Having a Buyer’s Agent represent you in buying a home doesn’t cost you a dime.
The Buyer’s Real Estate Agent gets their commission paid by the Home Seller, not the buyer. One less cost for you to pay.
Buyer representation is easy to enter into and will support ONLY your interests.
This includes finding your home, assisting with finding a mortgage lender, negotiating the best possible deal for YOU, and helping you close on your new home.
Your Atlanta REALTOR® will keep everything about you and your deal Confidential!
Leasing a Condo, Single-Family Home, or Townhouse in Atlanta
#1 Tip: Check Your Credit History & Scores Before Submitting a Lease Application
3 Essential Tips for Home Buyers Relocating to Atlanta
If you’re in the market to buy a home anytime soon, and you want to find the perfect home at the best possible price, terms, and financing, there are THREE things you need to do upfront:
- FIRST, understand and get control of your personal emotions about the purchase of your home.
- SECOND, get the most valuable, important information available, so you make a prudent and educated decision.
- THIRD, become informed about the very best financial resources and products to fit YOUR needs…NOW, not later.
After all, buying your home is very different from any other financial transaction.
It isn’t just a “home”; it’s a transaction that affects your monthly overhead expenses… your ultimate net worth…your retirement…your kid’s education…and much more.
So it’s no surprise that buying your home may involve a bit of fear, anxiety, frustration… or even excitement for that next move in your life.
The secret is…try not to let these emotions get in the way of a prudent purchase.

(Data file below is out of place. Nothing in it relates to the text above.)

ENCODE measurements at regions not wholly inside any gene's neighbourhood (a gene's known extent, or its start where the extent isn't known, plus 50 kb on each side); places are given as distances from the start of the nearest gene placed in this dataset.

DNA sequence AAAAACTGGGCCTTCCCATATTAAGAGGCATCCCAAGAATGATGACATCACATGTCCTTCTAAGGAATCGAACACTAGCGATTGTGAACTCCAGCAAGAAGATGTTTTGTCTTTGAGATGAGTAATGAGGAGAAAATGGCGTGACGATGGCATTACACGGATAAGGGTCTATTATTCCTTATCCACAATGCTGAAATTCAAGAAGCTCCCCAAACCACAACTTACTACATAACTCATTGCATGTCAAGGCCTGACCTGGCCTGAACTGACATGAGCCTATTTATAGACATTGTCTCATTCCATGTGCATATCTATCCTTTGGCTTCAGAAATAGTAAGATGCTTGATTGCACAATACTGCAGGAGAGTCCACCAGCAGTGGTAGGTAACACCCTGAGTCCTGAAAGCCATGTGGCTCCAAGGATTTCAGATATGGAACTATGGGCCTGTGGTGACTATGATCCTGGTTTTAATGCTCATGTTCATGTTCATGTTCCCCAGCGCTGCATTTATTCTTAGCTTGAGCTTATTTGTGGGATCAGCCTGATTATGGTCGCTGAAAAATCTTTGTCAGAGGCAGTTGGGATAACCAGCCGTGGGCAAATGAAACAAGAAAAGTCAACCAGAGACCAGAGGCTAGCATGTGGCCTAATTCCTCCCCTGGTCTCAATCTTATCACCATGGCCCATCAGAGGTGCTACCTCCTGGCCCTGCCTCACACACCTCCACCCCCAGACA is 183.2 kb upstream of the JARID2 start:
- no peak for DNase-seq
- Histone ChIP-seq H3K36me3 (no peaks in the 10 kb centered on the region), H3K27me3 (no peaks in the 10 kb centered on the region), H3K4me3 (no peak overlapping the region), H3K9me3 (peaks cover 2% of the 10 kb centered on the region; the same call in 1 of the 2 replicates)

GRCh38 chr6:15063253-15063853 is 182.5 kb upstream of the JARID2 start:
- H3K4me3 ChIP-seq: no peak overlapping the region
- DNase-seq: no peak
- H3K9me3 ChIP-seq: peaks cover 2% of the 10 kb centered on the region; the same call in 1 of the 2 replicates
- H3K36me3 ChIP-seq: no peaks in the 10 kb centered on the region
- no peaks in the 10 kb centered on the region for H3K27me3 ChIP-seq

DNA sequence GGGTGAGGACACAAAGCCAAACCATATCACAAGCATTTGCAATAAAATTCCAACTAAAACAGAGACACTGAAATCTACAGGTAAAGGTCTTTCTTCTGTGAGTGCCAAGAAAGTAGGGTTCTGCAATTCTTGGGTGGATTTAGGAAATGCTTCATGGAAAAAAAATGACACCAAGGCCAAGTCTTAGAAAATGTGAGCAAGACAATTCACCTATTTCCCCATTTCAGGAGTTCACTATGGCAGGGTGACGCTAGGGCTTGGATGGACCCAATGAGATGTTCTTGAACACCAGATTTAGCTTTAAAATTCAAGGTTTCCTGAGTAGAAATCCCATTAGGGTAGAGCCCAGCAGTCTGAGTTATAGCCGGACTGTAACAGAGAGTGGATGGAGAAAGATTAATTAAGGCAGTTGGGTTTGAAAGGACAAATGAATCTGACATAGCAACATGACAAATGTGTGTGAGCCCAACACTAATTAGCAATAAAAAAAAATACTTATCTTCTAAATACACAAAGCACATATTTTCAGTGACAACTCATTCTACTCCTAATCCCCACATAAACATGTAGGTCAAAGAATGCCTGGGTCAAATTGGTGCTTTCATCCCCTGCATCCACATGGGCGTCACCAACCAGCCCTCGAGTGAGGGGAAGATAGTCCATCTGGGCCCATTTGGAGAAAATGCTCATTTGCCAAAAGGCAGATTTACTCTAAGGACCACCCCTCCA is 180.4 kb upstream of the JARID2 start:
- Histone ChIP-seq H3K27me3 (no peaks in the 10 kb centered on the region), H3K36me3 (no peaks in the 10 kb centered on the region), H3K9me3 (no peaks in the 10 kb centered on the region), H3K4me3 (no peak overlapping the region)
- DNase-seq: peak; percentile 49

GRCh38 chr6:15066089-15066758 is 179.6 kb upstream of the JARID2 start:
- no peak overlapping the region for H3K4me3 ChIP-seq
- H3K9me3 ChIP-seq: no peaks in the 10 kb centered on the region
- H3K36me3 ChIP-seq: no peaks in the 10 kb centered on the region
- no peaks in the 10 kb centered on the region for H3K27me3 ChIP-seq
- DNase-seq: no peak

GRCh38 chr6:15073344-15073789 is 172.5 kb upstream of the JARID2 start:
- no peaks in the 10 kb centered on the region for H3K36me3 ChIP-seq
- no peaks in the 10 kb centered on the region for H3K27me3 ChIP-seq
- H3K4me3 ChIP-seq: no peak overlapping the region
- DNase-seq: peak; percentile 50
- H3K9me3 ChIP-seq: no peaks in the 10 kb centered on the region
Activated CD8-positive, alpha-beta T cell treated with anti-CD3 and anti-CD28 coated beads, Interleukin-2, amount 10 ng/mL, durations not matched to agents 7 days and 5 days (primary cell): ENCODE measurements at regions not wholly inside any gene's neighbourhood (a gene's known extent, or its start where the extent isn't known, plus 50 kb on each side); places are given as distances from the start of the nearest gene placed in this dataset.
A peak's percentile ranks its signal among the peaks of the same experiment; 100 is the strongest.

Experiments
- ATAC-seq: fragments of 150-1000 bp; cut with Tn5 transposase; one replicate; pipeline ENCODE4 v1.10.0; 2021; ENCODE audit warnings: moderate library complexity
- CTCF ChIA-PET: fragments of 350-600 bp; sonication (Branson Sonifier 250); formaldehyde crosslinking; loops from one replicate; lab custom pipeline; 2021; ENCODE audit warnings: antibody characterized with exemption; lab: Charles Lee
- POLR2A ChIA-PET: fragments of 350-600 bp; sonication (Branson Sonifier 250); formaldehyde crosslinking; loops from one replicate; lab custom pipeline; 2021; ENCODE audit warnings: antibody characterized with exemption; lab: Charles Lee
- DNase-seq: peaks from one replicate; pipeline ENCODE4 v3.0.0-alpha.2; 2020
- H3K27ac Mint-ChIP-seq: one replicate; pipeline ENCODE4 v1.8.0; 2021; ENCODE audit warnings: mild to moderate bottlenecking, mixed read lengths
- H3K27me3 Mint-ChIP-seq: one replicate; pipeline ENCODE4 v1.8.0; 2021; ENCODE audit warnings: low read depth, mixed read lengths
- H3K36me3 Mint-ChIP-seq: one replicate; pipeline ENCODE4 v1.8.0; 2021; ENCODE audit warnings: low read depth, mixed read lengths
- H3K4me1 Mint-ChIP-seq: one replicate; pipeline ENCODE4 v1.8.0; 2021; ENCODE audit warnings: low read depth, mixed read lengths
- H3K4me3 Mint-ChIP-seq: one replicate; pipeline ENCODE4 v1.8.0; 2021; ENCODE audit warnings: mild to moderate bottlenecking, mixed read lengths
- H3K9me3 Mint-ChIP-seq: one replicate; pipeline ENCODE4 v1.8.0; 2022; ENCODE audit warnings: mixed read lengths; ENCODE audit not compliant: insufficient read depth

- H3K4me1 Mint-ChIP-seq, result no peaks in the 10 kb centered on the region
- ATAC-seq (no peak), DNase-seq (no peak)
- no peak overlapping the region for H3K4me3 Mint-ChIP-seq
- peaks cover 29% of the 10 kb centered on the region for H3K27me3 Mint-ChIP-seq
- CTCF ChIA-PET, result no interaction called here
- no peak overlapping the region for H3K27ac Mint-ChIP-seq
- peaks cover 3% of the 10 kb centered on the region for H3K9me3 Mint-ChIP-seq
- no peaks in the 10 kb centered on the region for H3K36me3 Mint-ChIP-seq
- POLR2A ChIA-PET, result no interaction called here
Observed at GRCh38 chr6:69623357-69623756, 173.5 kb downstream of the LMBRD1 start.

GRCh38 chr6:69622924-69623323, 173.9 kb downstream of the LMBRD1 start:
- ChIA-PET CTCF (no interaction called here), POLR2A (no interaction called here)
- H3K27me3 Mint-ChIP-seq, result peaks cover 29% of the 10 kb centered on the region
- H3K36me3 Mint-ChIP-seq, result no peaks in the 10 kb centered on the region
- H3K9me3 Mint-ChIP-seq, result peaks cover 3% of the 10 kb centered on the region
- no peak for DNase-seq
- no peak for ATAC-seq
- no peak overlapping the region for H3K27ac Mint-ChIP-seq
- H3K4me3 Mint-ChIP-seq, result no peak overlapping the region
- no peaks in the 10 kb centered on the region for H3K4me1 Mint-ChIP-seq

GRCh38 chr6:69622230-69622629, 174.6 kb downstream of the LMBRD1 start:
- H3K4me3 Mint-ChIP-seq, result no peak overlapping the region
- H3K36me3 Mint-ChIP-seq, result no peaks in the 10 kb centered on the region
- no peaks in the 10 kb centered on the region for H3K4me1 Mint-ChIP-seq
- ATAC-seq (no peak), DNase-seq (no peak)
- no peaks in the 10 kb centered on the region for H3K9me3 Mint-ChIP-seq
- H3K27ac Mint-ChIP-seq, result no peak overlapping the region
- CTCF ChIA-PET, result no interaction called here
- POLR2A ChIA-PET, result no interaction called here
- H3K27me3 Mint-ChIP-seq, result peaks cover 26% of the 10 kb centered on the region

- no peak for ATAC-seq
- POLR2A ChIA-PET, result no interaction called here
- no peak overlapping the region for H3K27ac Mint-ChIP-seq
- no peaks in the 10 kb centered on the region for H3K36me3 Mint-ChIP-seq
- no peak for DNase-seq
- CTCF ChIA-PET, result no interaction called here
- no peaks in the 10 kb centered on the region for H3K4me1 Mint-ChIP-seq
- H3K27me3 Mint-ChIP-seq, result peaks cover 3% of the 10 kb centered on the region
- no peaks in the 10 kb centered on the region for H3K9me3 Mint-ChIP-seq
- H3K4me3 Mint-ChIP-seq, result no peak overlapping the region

Be Financially Prepared—Ahead of Time!
Many people go about the home-finding process backward. They go through the entire process of searching, evaluating, and writing an offer on their home, WITHOUT being financially prepared
And it usually costs them money. Big money!
Completing a few things upfront before you go searching will save you a lot of money, time, and hassles. What are those things? Here are three of them:
First, find a MOTIVATED lender.
What you want to do is find a mortgage lender who is MOTIVATED to take your loan.
One who represents many different products and can offer you many options for making
your loan most affordable.
Here’s an important tip: Ask your REALTOR® to refer one or two lenders to you.
Why? Because agents have power over lenders because they send them lots of clients.
It’s not just YOU alone talking to them.
If they don’t give you first-class service, the agent who sent you will refer (ALL) their clients to someone else. So, they’re motivated to SERVE YOU.
And the minute you have a problem with your loan, you can turn to your agent…who has much more influence and leverage over the lender than you alone.
After all, your agent and lender both want to see the transaction close.
There’s power in numbers and influence. Use it to your advantage.
Now, the second thing you want to do is GET PRE-QUALIFIED with a lender.
Better yet, try to get PRE-APPROVED.
Plus, there’s one more reason to get pre-qualified or approved…
You Will Have Much More Power To Negotiate
Price and Terms When You’re Financially Qualified!
The third way to become financially prepared is to have good credit and deposit funds available immediately.